Naturally, staff at Ask Nicely are involved in a feedback loop around their own performance. The company dashboard runs on a large monitor at the front of the room. It shows things like new sales, or how many people have requested a demo in the last seven days. It also brings up written messages that often end in a taco emoji. It's from a plug-in for Slack called HeyTaco! A taco is a sign of appreciation for someone who has done a good job. It's a tiny icon but it gets noticed.
Feedback hook and loop
Casey Corrigan, VP Sales at Ask Nicely, told the Business Tribune that Ask Nicely's strength is it catches feedback while it is hot.
"Traditionally, if a customer was frustrated, the event and the feedback would be so far apart that the customer would be already churned and out the door," Corrigan said.
Another challenge was that surveys were too long. What he calls "digital saturation" is taking its toll.
"Market researchers, they ask too much. People start out wanting to be helpful, and they have a no idea how long the survey is. On about page 2 or 3 they're like 'This is enough, I'm done.'"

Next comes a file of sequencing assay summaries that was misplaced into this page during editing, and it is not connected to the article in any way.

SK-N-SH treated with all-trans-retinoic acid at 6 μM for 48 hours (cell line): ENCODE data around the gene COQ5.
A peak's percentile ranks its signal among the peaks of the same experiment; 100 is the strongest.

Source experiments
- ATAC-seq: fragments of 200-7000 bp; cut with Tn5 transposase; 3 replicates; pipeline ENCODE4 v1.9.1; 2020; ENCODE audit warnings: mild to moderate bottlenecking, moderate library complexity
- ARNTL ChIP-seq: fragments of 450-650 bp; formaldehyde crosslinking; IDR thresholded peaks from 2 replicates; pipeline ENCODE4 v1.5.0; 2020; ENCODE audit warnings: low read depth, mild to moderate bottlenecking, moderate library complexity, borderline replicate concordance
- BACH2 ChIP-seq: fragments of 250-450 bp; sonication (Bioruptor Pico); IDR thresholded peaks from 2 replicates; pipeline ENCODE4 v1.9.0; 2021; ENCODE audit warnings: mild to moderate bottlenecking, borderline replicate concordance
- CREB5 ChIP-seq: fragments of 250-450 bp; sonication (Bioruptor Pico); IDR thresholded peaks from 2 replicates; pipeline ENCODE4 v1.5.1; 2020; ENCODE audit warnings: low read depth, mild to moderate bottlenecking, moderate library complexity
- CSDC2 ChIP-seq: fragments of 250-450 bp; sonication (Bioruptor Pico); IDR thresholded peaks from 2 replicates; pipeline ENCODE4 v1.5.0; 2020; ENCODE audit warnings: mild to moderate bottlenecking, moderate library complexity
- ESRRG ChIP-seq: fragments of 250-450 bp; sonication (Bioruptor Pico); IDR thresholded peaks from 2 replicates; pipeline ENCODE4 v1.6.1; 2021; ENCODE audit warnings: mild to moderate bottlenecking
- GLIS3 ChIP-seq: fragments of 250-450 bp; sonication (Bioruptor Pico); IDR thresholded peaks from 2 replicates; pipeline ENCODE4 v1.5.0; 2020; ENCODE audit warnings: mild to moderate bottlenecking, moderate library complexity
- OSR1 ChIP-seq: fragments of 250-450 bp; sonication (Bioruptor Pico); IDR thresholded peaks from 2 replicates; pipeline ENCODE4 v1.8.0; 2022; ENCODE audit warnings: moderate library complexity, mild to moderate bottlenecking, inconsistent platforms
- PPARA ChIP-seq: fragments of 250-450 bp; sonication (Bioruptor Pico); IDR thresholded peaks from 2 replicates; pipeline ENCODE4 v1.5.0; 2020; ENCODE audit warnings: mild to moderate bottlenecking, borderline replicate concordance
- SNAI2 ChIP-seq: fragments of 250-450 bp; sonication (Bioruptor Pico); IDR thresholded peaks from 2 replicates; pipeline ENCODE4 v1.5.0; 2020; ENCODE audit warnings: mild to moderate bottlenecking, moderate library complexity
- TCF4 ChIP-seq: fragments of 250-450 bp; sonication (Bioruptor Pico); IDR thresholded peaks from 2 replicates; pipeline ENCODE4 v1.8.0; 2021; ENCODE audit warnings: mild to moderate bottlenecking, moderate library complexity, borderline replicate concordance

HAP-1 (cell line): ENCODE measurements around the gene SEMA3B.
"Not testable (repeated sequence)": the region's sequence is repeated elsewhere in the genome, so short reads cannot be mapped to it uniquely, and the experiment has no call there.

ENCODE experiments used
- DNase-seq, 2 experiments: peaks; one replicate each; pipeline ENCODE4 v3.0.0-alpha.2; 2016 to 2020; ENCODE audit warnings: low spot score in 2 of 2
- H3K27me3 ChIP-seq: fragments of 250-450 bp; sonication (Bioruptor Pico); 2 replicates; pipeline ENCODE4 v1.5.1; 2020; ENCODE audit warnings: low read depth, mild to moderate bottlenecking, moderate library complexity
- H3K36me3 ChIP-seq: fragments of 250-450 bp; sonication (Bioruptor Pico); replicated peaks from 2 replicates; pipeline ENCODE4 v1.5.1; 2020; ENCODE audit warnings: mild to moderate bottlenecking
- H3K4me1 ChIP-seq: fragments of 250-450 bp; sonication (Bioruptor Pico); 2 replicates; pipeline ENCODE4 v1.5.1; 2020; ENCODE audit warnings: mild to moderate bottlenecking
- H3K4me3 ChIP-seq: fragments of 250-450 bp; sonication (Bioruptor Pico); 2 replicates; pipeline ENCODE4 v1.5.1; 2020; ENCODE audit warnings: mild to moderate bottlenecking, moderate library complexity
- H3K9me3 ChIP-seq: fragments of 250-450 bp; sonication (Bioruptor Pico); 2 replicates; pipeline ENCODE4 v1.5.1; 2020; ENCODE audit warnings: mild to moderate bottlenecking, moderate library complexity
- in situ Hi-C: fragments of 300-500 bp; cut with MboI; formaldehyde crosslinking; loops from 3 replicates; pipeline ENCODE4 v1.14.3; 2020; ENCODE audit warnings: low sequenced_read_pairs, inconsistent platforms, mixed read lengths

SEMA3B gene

Ask Nicely is a business-to-business company, so it is focused on the customer service or experience reps on the front line. When they do well, they get the feedback, and when they do badly, they also get the feedback.
A typical business the firm works with would be a dental office, where the customer attends every six months and feedback requests can follow a calendar. But Ask Nicely also has customers such as gyms, where motivation and attendance vary, and catching people in their "customer experience journey" is a more delicate art.
Ward adds, "We believe that humans are best motivated through positive feedback. You see it in the tacos, you see it in the gong (which they bash when there's a big sale, and share the video). In the various devices that were built into the product we're building this culture of appreciation."
He says in terms of staff they skew towards Millennials, and has found they can handle negative feedback. In fact, they often request it.
"Often if I am sharing positive feedback,
I will get pushback from the people out there saying, 'Hey, that's great, and thank you for the feedback, but it's not necessarily helping me. Please tell me what I need to work on to grow.' And because we're recruiting people who come in with a play to win attitude, they have the openness
Maker of customer experience management software.
Location: 1400 N.W. 22nd Ave., Portland, and 63 Ponsonby Rd,. Grey Lynn, Auckland 1011, New Zealand
Reporter, The Business Tribune